Remarks of the President and Prime Minister Robert Hawke of Australia Following Their Meetings

June 13, 1983

The President. Well, I'm delighted that Prime Minister Bob Hawke has been able to come to Washington so early in his administration.

We've had a productive session, reviewing bilateral issues as well as world developments. And, more importantly, we've had a chance to put our relationship on a personal basis. We find we have much in common, but that's no surprise between friends and allies. The bonds between our two nations are of long standing. Our ties are a precious tradition, reflecting our many concerns and shared values.

Australia is a great nation that plays a vital role in regional and world affairs. It's a key ally upon whom we can count. Ours is an alliance of trust and friendship. I'm grateful for the good will expressed by Prime Minister Hawke today, and I welcome his wise counsel. I've been looking forward to getting to know him. And it was our first meeting, but certainly not our last. We will be in frequent contact in the future. And I wish the Prime Minister and all Australians the best of luck. And again, welcome.

The Prime Minister. Thank you. Mr. President, I join with you in expressing the appreciation that I have for having placed the relationship between our two countries now in terms of a personal meeting between us.

I, like you, have been looking forward to this meeting. I have been able to convey to you, and through you to the people of the United States, the fundamental importance that we in the new Labor government attach to the relationship with the United States.

I was able to remind the President that it was a Labor government during the last war which fundamentally reoriented the international relationship of Australia toward that alliance with the United States. It was an alliance which served us well, the United States and Australia, during that war. And in the period since the war, that relationship, in general, and particularly in terms of the ANZUS Treaty relationship, has continued to serve both our countries well.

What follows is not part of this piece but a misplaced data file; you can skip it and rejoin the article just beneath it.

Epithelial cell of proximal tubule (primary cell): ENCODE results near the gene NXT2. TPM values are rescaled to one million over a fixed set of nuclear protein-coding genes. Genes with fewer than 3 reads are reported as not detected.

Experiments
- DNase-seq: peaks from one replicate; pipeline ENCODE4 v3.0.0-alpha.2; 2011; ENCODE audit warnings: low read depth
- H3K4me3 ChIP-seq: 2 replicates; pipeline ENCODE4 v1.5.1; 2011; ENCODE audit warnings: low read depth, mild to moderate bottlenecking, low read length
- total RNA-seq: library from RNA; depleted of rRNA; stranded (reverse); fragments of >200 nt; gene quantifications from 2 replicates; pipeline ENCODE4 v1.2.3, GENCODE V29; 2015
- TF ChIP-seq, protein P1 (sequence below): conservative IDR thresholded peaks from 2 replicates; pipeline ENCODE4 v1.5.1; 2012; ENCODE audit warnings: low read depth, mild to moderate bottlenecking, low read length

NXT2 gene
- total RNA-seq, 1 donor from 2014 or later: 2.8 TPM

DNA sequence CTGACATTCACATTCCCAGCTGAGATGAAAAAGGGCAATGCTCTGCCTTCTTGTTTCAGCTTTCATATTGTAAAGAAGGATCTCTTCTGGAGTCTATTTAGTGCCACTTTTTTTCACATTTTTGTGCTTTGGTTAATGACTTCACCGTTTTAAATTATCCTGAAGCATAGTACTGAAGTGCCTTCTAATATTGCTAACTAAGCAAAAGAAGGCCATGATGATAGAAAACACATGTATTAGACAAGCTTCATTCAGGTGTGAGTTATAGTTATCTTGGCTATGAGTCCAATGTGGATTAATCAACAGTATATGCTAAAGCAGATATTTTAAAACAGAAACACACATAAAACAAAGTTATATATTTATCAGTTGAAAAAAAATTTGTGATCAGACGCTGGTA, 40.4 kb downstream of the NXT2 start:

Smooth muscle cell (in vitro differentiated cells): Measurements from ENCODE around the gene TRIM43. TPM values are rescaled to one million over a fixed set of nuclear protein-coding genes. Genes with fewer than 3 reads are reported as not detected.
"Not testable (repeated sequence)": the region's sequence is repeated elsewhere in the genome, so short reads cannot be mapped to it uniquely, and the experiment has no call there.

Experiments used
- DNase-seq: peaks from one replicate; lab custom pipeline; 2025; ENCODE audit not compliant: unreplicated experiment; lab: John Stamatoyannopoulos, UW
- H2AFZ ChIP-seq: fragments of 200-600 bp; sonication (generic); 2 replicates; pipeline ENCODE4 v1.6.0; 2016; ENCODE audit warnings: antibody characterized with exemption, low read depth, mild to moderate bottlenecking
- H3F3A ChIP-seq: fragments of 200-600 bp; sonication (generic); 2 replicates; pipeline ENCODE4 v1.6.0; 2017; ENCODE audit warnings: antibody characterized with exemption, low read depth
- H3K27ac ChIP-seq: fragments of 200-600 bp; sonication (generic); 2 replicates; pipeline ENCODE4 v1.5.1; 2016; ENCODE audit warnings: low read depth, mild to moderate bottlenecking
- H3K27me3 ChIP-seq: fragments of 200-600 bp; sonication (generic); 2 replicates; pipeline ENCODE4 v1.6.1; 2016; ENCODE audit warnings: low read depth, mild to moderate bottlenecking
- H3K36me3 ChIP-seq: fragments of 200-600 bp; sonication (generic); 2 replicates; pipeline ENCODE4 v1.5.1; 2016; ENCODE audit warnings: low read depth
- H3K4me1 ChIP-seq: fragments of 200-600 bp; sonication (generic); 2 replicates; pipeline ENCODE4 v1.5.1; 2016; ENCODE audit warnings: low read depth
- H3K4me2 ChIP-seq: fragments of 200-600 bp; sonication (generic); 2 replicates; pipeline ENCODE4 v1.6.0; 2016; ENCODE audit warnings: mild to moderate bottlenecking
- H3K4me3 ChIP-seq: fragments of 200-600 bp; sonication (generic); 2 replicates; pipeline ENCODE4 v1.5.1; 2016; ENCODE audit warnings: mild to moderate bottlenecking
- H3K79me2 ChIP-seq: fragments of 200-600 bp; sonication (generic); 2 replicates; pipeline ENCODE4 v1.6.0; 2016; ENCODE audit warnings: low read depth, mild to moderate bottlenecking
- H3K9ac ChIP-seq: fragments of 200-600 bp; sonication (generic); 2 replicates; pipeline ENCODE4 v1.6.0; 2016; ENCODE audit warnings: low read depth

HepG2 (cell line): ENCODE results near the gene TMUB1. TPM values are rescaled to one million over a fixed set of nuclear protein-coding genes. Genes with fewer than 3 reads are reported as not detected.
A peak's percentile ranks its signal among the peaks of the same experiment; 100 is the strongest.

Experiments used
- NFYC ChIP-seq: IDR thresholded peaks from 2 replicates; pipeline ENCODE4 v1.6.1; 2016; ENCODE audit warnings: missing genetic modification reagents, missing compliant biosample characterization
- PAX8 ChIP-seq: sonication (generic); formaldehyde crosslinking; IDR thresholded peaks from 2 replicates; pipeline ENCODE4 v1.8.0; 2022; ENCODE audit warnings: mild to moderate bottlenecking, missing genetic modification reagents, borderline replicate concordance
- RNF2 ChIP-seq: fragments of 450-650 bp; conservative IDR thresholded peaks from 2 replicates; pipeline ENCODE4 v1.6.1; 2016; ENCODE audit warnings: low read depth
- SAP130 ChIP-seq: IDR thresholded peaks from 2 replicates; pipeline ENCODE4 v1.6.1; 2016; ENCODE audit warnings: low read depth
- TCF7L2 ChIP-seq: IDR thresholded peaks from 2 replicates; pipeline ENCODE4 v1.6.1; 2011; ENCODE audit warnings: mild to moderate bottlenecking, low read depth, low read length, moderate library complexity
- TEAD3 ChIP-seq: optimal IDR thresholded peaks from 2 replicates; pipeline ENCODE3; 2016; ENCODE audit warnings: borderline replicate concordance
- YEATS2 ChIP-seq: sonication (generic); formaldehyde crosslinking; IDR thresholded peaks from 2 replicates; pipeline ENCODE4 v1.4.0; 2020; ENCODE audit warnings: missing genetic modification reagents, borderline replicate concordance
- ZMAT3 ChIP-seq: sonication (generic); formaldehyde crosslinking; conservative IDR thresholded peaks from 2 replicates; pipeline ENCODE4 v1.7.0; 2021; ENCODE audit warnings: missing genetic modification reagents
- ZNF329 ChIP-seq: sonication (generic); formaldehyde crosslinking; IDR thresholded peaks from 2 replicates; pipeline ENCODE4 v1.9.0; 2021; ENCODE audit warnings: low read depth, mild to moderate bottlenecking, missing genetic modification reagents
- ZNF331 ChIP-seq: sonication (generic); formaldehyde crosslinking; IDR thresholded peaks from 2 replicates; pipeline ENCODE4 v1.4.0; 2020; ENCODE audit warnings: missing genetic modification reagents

There is no country, I have suggested to the President, that this country will be able to rely on more as a constructive ally than Australia. It will be a relationship of deep friendship and, as is befitting between people and nations who are friends, it will be one, at times, where there may be differences of emphasis in our perceptions of particular issues. Those differences, if they exist, will be honestly and directly expressed but will in no way diminish the fundamental depth of the relationship between our two countries.

I appreciate the opportunity that I have had to discuss with the President matters of immediate bilateral importance to us, matters of concern in the immediate region of Australia, and issues of global consideration. And we have found in all those areas an identity of interest. And I have expressed to the President, as he has to me, our firm intention on both our parts to ensure that the relationship, which has been strong and productive in the past, will continue to be even more so in the future. And that will reflect the relations between our countries and what is now a firm, personal relationship between the President of the United States and myself as Prime Minister of Australia.

Thank you, Mr. President.

Note: The President spoke at 1:23 p.m. to reporters assembled at the South Portico of the White House.

Earlier, the President and the Prime Minister met in the Oval Office and then held a working luncheon, together with U.S. and Australian officials, in the Residence.